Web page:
- The Washington Times - Friday, August 21, 2009

The eccentric English book dealer who appeared last summer at the Folger Shakespeare Library in Washington, D.C., with a rare and missing collection of William Shakespeare’s plays made a preliminary court appearance Friday on charges of theft and handling stolen goods, a Durham Crown Court clerk said.

The defendant, Raymond Scott, arrived at the courthouse in a horse-drawn carriage, accompanied by a bagpipe player and wearing a tartan kilt. The trial reportedly is scheduled to take place next summer.

Mr. Scott, 52, visited the Capitol Hill library in June 2008, saying he wanted somebody to authenticate the First Folio for its Cuban owner.

Folger officials became suspicious that the 1623 book was the one stolen in 1988 from Durham University’s Palace Green Library in England. The First Folio is considered one of the most important books in the English language and is valued from $2.5 million to $5 million.

Last summer, Mr. Scott left the hefty, large-format book at the Folger and returned to England. Officials at the library, home to the world’s largest collection of Shakespeare materials, contacted officials who interviewed and eventually arrested Mr. Scott.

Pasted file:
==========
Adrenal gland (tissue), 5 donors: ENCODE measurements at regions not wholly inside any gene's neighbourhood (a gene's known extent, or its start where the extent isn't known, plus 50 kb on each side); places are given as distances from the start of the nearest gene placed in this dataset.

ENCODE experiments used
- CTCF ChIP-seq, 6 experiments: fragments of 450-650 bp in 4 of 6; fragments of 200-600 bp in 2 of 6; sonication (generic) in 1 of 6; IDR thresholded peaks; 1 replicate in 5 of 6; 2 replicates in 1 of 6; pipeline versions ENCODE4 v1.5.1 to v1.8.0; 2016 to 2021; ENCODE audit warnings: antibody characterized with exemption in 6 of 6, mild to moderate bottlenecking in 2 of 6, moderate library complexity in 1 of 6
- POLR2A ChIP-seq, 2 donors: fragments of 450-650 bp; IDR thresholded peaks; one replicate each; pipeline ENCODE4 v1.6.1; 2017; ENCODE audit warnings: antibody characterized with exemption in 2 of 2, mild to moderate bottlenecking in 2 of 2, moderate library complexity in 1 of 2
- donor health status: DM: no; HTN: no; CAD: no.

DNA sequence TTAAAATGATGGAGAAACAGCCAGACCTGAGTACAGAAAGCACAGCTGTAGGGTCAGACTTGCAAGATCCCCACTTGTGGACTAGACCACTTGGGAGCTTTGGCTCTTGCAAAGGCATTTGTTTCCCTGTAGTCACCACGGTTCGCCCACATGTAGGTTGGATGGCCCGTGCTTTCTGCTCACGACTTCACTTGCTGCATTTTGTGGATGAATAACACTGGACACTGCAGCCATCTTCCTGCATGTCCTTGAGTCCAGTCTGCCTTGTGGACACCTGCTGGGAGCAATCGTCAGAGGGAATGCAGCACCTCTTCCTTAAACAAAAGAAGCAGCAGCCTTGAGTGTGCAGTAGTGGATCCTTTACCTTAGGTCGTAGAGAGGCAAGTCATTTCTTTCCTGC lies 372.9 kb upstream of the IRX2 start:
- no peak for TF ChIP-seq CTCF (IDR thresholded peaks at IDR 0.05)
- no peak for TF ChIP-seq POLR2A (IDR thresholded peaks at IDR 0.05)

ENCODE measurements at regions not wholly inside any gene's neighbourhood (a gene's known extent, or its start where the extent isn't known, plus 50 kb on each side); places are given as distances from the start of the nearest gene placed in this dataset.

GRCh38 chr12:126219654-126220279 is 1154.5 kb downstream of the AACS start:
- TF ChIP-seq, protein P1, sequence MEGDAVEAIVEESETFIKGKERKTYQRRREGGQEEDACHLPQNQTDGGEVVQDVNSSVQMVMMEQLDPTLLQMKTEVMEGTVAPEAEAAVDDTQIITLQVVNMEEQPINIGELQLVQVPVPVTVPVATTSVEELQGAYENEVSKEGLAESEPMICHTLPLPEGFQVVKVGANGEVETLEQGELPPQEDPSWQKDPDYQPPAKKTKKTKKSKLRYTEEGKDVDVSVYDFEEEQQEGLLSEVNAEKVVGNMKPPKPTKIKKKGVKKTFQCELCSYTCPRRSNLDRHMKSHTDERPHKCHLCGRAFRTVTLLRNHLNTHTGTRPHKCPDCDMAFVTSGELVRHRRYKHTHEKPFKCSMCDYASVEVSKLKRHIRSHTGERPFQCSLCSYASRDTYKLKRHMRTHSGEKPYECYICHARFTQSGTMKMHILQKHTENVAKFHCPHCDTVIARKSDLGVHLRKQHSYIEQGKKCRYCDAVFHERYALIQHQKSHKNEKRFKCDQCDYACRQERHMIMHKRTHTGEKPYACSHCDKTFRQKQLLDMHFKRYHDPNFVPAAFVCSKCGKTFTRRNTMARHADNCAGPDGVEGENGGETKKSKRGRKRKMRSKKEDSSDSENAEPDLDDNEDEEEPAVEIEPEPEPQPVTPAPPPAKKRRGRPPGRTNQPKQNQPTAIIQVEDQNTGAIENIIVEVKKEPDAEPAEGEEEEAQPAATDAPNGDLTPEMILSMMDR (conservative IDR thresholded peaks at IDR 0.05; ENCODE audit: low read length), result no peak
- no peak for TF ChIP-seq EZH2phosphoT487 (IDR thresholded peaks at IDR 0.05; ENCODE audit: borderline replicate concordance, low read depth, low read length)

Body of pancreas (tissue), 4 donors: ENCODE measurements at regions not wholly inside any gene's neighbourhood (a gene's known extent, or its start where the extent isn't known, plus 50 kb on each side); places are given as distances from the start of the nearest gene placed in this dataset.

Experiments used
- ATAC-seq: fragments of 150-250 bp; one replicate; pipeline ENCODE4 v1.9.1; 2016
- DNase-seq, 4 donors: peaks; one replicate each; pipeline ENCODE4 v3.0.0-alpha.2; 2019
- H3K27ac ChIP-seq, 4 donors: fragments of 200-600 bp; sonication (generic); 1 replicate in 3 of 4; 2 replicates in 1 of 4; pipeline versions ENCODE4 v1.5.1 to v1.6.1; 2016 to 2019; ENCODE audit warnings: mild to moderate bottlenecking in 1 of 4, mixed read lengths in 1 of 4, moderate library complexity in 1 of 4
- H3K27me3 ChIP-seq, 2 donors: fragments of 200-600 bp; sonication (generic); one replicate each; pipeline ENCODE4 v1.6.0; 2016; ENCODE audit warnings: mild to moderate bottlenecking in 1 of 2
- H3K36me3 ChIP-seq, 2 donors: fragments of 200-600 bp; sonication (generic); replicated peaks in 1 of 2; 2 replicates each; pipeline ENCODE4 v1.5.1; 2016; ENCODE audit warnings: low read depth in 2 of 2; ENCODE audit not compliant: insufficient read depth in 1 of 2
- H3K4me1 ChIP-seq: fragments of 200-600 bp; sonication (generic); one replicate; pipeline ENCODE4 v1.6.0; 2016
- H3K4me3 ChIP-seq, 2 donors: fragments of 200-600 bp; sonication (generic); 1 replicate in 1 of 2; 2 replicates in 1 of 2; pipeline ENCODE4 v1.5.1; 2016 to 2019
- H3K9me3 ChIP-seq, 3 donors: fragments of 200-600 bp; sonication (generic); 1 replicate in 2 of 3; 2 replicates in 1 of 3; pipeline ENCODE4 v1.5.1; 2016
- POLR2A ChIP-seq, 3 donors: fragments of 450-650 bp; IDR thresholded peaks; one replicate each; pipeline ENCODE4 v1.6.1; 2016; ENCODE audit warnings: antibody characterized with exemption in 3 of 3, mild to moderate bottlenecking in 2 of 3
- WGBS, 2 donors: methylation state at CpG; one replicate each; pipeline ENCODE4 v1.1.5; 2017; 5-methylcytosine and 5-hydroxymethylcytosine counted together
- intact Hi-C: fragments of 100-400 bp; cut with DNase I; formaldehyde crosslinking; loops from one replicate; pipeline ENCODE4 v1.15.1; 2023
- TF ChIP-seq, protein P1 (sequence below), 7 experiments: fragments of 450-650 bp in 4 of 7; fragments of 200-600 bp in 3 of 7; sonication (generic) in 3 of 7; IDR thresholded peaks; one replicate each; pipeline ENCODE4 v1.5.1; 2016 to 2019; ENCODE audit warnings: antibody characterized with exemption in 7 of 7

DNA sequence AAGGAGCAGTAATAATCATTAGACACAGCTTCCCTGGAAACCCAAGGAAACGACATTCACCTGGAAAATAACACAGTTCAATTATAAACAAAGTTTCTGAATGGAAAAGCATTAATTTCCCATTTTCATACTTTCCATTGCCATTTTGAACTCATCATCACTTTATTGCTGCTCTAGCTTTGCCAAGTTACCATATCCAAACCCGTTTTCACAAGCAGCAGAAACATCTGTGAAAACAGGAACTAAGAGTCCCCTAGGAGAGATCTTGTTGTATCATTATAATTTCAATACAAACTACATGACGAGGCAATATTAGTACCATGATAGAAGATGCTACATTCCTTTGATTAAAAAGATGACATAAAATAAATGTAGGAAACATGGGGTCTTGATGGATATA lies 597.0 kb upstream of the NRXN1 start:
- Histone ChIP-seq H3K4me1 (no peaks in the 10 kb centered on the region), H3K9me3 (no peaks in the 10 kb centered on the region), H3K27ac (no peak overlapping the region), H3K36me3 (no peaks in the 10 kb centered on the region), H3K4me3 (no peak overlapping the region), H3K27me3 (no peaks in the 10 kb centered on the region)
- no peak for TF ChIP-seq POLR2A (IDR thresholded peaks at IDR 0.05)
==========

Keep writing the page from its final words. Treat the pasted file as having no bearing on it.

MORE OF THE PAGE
The First Folio, one of about 230 still around, was published seven years after Shakespeare’s death and includes the plays “Antony and Cleopatra” and “A Midsummer Night’s Dream.”

Police seized hundreds of other books and Mr. Scott’s silver Ferrari as part of the investigation.

The book has been returned to the university, several miles from where Mr. Scott lives with his widowed mother.

Mr. Scott maintains the book he submitted to the Folger is not the stolen one. A Folger spokesman said Friday only that each book has unique markings and no two are alike.

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